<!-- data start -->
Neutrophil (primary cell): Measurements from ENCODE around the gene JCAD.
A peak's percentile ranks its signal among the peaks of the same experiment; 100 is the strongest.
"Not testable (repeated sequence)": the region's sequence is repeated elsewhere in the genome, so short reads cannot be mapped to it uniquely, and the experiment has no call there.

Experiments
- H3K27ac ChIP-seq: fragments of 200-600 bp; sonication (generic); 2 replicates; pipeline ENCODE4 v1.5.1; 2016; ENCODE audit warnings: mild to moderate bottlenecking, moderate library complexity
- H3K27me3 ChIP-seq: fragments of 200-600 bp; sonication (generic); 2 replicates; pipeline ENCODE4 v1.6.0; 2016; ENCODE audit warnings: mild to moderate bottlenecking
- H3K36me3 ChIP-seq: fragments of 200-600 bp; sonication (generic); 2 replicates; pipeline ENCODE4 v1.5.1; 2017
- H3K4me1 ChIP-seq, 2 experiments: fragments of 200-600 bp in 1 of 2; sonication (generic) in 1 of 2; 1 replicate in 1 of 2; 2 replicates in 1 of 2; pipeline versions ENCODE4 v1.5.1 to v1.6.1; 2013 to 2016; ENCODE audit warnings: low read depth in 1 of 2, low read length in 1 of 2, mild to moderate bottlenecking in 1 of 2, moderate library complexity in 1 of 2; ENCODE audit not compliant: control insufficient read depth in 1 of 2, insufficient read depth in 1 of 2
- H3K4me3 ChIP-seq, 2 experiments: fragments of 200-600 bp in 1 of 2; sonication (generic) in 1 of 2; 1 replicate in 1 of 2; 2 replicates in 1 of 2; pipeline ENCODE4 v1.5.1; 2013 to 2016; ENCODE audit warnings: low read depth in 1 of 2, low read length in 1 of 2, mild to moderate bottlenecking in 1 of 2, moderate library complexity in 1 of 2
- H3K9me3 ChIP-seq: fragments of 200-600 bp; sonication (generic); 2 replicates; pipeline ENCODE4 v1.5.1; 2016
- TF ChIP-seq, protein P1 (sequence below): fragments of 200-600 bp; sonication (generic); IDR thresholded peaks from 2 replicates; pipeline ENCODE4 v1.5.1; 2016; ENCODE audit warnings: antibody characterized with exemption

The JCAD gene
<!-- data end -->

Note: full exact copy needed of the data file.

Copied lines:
Neutrophil (primary cell): Measurements from ENCODE around the gene JCAD.
A peak's percentile ranks its signal among the peaks of the same experiment; 100 is the strongest.
"Not testable (repeated sequence)": the region's sequence is repeated elsewhere in the genome, so short reads cannot be mapped to it uniquely, and the experiment has no call there.

Experiments
- H3K27ac ChIP-seq: fragments of 200-600 bp; sonication (generic); 2 replicates; pipeline ENCODE4 v1.5.1; 2016; ENCODE audit warnings: mild to moderate bottlenecking, moderate library complexity
- H3K27me3 ChIP-seq: fragments of 200-600 bp; sonication (generic); 2 replicates; pipeline ENCODE4 v1.6.0; 2016; ENCODE audit warnings: mild to moderate bottlenecking
- H3K36me3 ChIP-seq: fragments of 200-600 bp; sonication (generic); 2 replicates; pipeline ENCODE4 v1.5.1; 2017
- H3K4me1 ChIP-seq, 2 experiments: fragments of 200-600 bp in 1 of 2; sonication (generic) in 1 of 2; 1 replicate in 1 of 2; 2 replicates in 1 of 2; pipeline versions ENCODE4 v1.5.1 to v1.6.1; 2013 to 2016; ENCODE audit warnings: low read depth in 1 of 2, low read length in 1 of 2, mild to moderate bottlenecking in 1 of 2, moderate library complexity in 1 of 2; ENCODE audit not compliant: control insufficient read depth in 1 of 2, insufficient read depth in 1 of 2
- H3K4me3 ChIP-seq, 2 experiments: fragments of 200-600 bp in 1 of 2; sonication (generic) in 1 of 2; 1 replicate in 1 of 2; 2 replicates in 1 of 2; pipeline ENCODE4 v1.5.1; 2013 to 2016; ENCODE audit warnings: low read depth in 1 of 2, low read length in 1 of 2, mild to moderate bottlenecking in 1 of 2, moderate library complexity in 1 of 2
- H3K9me3 ChIP-seq: fragments of 200-600 bp; sonication (generic); 2 replicates; pipeline ENCODE4 v1.5.1; 2016
- TF ChIP-seq, protein P1 (sequence below): fragments of 200-600 bp; sonication (generic); IDR thresholded peaks from 2 replicates; pipeline ENCODE4 v1.5.1; 2016; ENCODE audit warnings: antibody characterized with exemption

The JCAD gene